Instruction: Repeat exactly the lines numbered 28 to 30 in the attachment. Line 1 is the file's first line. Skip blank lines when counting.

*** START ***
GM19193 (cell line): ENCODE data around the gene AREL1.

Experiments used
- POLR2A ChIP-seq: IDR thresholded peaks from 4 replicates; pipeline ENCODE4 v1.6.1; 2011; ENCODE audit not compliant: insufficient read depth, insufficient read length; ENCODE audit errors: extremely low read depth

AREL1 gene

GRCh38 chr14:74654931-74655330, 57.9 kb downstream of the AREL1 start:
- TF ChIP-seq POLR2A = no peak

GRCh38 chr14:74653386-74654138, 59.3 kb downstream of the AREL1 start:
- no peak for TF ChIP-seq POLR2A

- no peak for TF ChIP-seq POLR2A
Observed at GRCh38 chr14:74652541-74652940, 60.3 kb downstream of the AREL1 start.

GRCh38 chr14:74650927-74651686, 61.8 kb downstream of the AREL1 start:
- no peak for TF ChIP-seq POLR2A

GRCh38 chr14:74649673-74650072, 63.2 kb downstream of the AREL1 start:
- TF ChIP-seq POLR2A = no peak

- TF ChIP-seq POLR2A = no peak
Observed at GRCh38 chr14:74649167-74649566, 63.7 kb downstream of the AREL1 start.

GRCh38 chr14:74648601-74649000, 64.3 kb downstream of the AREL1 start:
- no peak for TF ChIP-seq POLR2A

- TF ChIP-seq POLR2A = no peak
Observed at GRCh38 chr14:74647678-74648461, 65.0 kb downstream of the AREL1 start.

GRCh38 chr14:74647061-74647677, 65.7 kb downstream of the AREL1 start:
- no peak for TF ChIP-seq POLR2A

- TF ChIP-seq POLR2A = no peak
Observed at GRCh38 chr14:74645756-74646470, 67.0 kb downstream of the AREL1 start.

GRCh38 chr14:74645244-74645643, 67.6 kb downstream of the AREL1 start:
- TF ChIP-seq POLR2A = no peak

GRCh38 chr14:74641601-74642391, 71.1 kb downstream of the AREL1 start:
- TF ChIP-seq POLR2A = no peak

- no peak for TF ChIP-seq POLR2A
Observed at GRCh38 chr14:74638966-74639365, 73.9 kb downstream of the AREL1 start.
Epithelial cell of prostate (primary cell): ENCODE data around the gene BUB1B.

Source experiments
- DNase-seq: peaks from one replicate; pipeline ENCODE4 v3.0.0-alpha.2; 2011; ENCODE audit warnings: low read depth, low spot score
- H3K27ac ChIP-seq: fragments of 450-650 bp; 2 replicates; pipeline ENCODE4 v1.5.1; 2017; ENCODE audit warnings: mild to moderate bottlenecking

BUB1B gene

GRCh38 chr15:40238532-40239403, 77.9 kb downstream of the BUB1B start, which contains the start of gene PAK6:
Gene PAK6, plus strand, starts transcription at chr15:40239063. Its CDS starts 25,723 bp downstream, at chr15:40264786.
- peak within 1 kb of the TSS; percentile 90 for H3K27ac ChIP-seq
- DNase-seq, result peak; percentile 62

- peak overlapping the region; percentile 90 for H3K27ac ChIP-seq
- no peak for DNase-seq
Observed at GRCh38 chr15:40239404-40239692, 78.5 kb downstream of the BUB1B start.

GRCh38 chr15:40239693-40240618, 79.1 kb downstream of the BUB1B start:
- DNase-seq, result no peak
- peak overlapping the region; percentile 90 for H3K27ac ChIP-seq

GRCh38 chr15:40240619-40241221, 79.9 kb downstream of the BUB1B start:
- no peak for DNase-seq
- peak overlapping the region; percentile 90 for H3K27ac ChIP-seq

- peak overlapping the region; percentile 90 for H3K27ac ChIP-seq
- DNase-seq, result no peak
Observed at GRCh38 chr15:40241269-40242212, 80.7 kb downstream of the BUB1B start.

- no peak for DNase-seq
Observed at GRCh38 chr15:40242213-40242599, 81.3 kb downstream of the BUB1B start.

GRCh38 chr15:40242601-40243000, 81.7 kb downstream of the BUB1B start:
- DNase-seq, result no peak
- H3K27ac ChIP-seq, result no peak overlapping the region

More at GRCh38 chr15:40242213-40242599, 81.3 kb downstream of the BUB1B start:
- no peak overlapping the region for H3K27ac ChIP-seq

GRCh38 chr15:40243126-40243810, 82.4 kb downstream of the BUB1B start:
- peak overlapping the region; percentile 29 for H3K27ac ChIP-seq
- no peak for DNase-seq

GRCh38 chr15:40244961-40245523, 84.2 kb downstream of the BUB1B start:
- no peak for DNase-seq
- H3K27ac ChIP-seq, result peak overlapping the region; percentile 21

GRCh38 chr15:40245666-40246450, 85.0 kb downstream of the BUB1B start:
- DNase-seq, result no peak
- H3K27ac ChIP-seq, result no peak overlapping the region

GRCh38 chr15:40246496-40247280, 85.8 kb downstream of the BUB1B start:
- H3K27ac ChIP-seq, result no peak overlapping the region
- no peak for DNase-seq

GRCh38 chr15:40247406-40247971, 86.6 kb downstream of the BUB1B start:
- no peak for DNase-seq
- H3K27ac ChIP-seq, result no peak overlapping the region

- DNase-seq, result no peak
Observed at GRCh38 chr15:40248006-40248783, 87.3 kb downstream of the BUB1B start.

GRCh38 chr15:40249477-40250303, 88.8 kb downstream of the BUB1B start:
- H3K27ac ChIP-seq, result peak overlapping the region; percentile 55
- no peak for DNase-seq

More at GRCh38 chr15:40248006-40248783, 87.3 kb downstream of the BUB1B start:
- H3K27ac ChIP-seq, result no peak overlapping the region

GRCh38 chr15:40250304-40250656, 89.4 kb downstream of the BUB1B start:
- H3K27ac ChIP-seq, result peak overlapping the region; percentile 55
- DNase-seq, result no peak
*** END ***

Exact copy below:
- TF ChIP-seq POLR2A = no peak

- no peak for TF ChIP-seq POLR2A
Observed at GRCh38 chr14:74638966-74639365, 73.9 kb downstream of the AREL1 start.